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Breaking News: Cruciferous Vegetables are Good for Your Heart!

By April 12, 2018No Comments

Broccoli Brussel Sprouts Cruciferous Vegatables are good for your heart | Annex Naturopathic Clinic | Toronto Naturopathic Doctors

I always love when a large journal publishes an article that outlines the benefits of recommendations Naturopathic Doctors have been suggesting for years!

Though we don’t really need a journal article telling us that green vegetables are good for you, the scientific validation definitely doesn’t hurt.

A new study published by the Journal of the American Heart Association found that eating higher amounts cruciferous vegetables, such as broccoli, cauliflower, brussel sprouts, and cabbage, is associated with lower risk of atherosclerosis (cardiovascular disease) older adult women.

Women who consume an overall vegetable intake of more than 3 servings daily had healthier arteries compared to women who ate 2 servings or less.

That’s pretty logical, right?

Interestingly enough, the study went on to find that women who consumed higher amounts of cruciferous vegetables had even healthier arteries compared to women who ate the same amount of overall vegetables, but consumed less cruciferous vegetables in their daily diet.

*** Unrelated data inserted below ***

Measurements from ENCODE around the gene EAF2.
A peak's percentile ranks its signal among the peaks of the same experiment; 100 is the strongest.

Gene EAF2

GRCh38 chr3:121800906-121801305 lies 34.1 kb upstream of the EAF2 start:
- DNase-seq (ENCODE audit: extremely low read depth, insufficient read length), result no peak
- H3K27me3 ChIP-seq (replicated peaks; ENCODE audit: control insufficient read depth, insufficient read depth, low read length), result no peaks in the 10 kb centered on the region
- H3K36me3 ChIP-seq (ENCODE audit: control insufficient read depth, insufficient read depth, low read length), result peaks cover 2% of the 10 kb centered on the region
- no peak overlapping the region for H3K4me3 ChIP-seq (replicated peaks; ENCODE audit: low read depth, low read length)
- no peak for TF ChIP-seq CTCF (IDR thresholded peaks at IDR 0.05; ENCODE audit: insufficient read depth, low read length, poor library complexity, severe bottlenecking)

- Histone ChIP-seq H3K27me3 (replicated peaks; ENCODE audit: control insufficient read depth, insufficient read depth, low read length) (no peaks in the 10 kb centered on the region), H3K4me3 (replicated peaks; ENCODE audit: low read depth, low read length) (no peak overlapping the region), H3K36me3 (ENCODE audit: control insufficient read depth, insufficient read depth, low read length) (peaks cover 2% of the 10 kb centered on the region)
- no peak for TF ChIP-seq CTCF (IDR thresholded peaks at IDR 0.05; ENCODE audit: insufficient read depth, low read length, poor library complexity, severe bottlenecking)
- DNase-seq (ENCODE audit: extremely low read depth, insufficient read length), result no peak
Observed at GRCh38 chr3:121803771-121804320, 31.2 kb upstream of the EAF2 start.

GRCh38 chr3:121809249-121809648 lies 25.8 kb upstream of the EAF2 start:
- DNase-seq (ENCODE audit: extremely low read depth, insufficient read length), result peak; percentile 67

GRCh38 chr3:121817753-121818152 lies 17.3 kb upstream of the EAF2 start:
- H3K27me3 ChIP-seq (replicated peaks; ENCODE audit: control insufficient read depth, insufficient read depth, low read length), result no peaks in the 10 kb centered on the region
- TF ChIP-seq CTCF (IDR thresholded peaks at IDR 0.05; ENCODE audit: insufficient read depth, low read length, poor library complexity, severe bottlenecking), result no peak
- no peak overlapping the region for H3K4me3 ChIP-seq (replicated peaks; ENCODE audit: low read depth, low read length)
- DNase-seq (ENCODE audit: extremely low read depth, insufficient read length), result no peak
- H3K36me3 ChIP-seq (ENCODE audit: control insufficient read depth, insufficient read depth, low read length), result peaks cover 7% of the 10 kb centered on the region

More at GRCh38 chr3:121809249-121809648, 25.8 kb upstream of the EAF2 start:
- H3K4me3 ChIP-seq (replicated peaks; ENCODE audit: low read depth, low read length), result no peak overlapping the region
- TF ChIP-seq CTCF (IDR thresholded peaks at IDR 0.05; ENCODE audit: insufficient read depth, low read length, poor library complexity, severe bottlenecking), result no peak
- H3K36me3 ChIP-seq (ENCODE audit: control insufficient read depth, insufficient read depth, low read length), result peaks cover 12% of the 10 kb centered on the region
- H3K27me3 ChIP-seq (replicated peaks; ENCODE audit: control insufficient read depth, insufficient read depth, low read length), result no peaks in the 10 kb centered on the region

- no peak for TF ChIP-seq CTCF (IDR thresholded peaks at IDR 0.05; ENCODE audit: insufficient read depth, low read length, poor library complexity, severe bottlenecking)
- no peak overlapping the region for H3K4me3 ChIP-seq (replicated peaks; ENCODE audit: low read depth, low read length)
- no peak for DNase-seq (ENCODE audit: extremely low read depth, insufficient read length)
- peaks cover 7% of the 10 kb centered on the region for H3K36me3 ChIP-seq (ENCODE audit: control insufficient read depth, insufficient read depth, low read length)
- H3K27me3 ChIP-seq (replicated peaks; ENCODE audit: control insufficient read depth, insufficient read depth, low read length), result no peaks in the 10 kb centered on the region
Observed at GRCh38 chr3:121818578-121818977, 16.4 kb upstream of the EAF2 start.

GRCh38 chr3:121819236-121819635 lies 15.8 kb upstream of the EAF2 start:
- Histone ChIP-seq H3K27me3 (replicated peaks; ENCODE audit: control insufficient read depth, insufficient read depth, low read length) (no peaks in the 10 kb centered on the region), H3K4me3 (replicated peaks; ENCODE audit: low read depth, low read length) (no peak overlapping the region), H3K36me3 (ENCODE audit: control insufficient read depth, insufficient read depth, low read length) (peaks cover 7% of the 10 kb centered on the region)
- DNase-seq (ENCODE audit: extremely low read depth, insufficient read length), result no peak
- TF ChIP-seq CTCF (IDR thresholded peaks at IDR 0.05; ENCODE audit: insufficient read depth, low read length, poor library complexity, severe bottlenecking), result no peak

The Amazing Features of Cruciferous Vegetables

Brassica family (Cruciferous) vegetables are some of the most nutrient dense vegetables we can consume.

One of the best features is that most of our cruciferous vegetables are locally grown and can be EASILY grown in your own yard.

They also have a long shelf life, and can withstand and grow in cooler climates, making them easy to consume all year round.

I have kale plants that produced leaves well in to December outdoors before I had to bring them in from the cold/snow – and they kept producing in our back sunroom despite the below zero temperatures.

Many Health Benefits

Brassica vegetables improves cardiovascular health by adding a significant source of bioactive nutrients to optimize the body’s natural physiological processes, mainly through the liver.

Brassica vegetables provide the body with antioxidant nutrients such as vitamin C, E and carotenoids.

They are a rich source of other strong antioxidant compounds such as anthocyanidins, flavonoids and other phenolic compounds.

The high amounts of organosulfur and nitrogen-rich compounds unique to Brassica family vegetables are also beneficial to the cardiovascular system.

They are a rich source of fibre which binds to unwanted heart-unfriendly fats (ie too much saturated and transfats), and fat-souble toxins, preventing their absorption in to the bloodstream.

Together, these nutrients help keep the blood from becoming too thick with inflammation and cholesterol (ie Brassica vegetables can be mild blood thinners) and protect the blood vessels from being damaged by inflammation.

Consuming nutrient-dense Brassica family vegetable also decreases risk of cancer, inhibit the development of malignant cells, and reduces the spread of cancerous cells